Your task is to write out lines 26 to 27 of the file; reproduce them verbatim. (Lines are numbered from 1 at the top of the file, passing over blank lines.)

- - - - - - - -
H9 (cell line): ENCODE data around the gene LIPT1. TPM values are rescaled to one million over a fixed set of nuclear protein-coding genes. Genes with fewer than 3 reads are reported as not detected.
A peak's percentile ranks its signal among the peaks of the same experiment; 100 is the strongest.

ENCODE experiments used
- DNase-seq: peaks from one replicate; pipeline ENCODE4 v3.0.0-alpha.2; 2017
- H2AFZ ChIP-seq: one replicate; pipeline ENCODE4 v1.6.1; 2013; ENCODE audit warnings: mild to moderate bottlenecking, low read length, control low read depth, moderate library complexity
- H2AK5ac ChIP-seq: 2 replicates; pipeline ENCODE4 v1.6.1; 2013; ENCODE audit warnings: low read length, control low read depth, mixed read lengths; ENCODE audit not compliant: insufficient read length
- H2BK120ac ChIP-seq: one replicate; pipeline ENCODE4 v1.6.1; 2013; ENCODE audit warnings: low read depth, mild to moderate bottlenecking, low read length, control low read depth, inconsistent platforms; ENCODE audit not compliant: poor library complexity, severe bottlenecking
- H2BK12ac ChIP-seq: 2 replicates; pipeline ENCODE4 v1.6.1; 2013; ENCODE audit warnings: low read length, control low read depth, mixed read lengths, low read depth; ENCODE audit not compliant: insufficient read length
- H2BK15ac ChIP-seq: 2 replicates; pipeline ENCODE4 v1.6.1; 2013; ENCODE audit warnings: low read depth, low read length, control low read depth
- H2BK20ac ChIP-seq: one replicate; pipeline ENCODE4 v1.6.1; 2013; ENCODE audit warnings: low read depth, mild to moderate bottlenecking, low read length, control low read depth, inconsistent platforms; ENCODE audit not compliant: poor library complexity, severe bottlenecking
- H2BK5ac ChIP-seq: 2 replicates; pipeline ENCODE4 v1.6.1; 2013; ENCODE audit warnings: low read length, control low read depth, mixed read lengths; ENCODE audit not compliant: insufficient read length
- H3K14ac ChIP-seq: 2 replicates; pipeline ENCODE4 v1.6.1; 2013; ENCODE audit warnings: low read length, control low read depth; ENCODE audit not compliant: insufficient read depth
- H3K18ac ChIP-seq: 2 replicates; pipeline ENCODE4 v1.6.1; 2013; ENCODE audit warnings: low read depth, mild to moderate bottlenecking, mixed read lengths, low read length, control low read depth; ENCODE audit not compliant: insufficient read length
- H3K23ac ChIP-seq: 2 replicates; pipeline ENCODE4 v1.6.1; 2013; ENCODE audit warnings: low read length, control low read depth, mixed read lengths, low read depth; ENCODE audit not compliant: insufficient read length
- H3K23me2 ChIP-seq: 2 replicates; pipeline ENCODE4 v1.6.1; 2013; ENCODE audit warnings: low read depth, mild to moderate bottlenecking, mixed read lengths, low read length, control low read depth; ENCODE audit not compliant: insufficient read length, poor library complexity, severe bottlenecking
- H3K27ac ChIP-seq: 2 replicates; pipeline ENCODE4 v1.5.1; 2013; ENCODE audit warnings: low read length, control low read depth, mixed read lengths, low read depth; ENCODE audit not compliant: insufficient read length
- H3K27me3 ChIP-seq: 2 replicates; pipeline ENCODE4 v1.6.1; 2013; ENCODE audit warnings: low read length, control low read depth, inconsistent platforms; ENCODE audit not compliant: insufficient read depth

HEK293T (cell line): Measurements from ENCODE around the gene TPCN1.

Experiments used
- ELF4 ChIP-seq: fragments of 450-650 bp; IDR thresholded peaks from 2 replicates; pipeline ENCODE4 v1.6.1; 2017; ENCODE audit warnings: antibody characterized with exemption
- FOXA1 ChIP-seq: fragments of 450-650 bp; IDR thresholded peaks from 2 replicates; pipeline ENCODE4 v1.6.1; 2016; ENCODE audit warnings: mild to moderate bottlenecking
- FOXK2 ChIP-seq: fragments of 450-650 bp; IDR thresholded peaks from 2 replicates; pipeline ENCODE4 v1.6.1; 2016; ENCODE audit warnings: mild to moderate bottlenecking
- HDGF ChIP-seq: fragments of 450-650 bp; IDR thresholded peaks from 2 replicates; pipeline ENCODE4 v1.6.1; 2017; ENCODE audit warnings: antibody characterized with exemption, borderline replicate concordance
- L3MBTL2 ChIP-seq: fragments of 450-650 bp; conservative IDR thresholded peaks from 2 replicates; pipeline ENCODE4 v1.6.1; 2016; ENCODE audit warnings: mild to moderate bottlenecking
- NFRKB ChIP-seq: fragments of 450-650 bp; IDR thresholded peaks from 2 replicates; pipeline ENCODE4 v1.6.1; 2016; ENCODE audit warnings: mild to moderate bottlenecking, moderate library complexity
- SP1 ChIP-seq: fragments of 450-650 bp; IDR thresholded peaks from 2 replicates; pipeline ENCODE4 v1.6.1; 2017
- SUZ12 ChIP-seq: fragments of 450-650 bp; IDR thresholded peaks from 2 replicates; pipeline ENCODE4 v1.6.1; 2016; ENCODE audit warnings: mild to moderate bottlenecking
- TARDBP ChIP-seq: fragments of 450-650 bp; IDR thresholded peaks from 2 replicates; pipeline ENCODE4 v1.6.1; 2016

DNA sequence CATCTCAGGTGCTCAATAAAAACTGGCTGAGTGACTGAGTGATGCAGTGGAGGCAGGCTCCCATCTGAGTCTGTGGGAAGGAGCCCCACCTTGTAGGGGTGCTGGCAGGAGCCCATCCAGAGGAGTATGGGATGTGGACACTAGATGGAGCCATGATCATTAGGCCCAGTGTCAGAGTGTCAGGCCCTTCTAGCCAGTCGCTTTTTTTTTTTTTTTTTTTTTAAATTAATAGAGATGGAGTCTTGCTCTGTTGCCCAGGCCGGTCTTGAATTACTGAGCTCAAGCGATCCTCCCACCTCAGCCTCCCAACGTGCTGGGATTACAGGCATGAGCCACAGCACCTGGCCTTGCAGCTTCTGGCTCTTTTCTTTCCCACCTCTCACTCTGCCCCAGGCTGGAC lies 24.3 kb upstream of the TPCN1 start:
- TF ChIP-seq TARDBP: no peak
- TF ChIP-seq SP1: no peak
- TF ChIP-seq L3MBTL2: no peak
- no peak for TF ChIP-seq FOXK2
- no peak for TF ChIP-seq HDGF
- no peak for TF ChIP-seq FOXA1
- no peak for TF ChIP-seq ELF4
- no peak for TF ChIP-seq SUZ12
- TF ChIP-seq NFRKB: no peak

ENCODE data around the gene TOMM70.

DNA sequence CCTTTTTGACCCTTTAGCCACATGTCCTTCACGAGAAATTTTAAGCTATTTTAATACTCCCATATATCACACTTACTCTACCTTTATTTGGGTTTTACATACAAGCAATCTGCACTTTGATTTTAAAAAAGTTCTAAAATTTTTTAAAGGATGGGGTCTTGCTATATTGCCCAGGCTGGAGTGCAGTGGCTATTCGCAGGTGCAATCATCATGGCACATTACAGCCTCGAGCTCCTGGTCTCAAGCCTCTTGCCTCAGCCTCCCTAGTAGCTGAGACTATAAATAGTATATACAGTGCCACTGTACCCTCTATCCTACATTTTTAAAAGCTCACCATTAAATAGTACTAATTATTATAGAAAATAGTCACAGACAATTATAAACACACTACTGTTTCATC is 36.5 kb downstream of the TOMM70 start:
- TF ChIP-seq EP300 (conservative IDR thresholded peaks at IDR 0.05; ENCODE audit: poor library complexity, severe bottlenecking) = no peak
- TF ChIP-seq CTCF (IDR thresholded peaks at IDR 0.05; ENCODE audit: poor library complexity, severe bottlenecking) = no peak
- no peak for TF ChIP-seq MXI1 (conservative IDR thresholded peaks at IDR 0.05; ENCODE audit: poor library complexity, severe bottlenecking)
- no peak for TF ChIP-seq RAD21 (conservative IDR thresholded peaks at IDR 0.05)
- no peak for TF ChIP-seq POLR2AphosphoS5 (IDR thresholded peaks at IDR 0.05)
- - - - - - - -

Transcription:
- SP1 ChIP-seq: fragments of 450-650 bp; IDR thresholded peaks from 2 replicates; pipeline ENCODE4 v1.6.1; 2017
- SUZ12 ChIP-seq: fragments of 450-650 bp; IDR thresholded peaks from 2 replicates; pipeline ENCODE4 v1.6.1; 2016; ENCODE audit warnings: mild to moderate bottlenecking